Die einseitige Straße zum Frieden

In den nächsten drei Wochen wird die israelische Armee etwas völlig Neues tun: Anstatt das Land gegen Feinde oder Terroristen von außen zu verteidigen, wird sie – gegebenenfalls mit Gewalt – 9.000 Israelis aus ihren Häusern vertreiben.

Israels einseitiger Rückzug ist das Ergebnis einer tief greifenden politischen Veränderung, die durch zwei relativ widersprüchliche Überzeugungen ausgelöst wurde, welche die Politik von Premierminister Ariel Sharon seit 2003 prägen: Erstens, dass der von den USA initiierte „Fahrplan zum Frieden“ ins Nichts führt, und zweitens, dass der Status quo unhaltbar ist. Jedenfalls gibt es nach Sharons Logik keine Zukunft für die 9.000 jüdischen Siedler, die im Gazastreifen zwischen 1,2 Millionen Palästinensern leben. Mangels Verhandlungen ist daher ein einseitiger Rückzug der einzig sinnvolle Schritt in Richtung Deeskalation und Stabilisierung.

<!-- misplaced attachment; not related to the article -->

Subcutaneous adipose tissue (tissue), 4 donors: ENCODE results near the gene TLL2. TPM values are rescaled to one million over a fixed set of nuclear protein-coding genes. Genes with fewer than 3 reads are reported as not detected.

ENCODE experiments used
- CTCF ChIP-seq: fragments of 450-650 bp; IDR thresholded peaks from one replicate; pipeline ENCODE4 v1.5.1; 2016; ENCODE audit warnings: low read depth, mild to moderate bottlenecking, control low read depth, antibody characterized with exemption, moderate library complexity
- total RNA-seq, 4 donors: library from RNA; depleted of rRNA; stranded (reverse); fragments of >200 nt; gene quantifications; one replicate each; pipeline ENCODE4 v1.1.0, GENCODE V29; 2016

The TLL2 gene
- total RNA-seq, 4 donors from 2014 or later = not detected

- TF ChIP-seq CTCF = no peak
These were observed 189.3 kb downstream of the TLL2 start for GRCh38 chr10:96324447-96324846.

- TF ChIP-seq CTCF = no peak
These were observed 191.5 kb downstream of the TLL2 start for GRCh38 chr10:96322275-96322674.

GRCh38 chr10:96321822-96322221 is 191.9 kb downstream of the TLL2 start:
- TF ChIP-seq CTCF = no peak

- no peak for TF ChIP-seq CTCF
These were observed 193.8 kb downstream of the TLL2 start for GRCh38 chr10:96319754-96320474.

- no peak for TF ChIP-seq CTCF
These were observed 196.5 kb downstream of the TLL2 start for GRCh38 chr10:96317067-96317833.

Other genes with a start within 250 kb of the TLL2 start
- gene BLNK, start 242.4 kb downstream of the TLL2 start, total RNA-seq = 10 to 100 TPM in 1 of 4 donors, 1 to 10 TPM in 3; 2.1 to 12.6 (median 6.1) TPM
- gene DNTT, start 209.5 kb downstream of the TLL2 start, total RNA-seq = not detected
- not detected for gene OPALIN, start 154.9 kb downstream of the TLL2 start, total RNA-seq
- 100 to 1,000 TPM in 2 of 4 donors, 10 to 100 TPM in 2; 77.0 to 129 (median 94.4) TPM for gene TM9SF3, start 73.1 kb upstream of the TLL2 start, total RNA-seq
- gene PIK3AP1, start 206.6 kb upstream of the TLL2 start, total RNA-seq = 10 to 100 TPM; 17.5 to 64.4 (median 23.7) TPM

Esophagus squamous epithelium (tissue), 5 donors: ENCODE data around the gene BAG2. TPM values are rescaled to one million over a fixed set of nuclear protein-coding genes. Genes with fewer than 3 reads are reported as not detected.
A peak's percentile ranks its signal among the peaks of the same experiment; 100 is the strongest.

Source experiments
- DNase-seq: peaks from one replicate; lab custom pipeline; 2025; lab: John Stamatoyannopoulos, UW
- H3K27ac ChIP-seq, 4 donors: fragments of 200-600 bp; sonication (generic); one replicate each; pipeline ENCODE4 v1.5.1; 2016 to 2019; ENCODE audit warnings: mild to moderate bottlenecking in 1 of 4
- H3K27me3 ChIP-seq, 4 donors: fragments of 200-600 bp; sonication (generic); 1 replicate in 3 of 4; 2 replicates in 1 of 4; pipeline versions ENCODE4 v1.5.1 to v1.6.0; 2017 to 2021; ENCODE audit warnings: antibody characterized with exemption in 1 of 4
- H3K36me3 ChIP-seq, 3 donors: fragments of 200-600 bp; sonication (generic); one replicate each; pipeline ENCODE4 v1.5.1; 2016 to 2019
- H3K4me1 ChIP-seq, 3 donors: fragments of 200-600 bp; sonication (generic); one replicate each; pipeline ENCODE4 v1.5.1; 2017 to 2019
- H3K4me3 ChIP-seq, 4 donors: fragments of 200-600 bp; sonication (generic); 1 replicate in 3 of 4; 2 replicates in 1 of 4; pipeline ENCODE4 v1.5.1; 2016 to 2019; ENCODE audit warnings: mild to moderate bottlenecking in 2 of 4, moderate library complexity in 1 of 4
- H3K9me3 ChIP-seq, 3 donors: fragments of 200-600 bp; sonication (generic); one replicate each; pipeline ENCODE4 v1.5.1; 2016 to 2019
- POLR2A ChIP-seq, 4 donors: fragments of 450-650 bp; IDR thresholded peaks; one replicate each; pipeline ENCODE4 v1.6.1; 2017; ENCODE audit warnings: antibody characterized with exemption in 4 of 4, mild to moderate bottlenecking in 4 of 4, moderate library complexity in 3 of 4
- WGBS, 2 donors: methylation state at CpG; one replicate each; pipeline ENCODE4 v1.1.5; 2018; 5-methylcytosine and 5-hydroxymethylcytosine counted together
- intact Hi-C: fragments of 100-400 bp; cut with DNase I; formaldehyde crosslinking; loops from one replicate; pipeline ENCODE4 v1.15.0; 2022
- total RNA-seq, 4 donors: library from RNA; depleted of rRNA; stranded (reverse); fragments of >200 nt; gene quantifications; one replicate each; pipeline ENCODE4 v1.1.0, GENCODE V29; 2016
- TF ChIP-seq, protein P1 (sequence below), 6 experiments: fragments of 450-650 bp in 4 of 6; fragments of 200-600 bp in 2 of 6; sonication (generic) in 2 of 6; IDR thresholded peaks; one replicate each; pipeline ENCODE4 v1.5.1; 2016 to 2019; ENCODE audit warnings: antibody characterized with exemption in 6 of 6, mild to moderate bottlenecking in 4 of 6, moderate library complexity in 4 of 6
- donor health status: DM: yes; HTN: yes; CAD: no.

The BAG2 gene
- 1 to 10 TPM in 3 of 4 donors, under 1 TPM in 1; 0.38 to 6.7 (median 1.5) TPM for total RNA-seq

Diese Politik hat Israel tief gespalten: Die Siedler, die zumeist, aber nicht ausschließlich religiös sind, fühlen sich von Sharon, „dem Vater der Siedlungen“, verraten. Nun ist es die israelische Linke, die – wenn auch widerwillig – feststellt, dass Sharons neuer Pragmatismus ein erster Schritt in die richtige Richtung sein kann. Wie de Gaulle in Algerien hat Sharon die Karten in Israels Politik neu gemischt.

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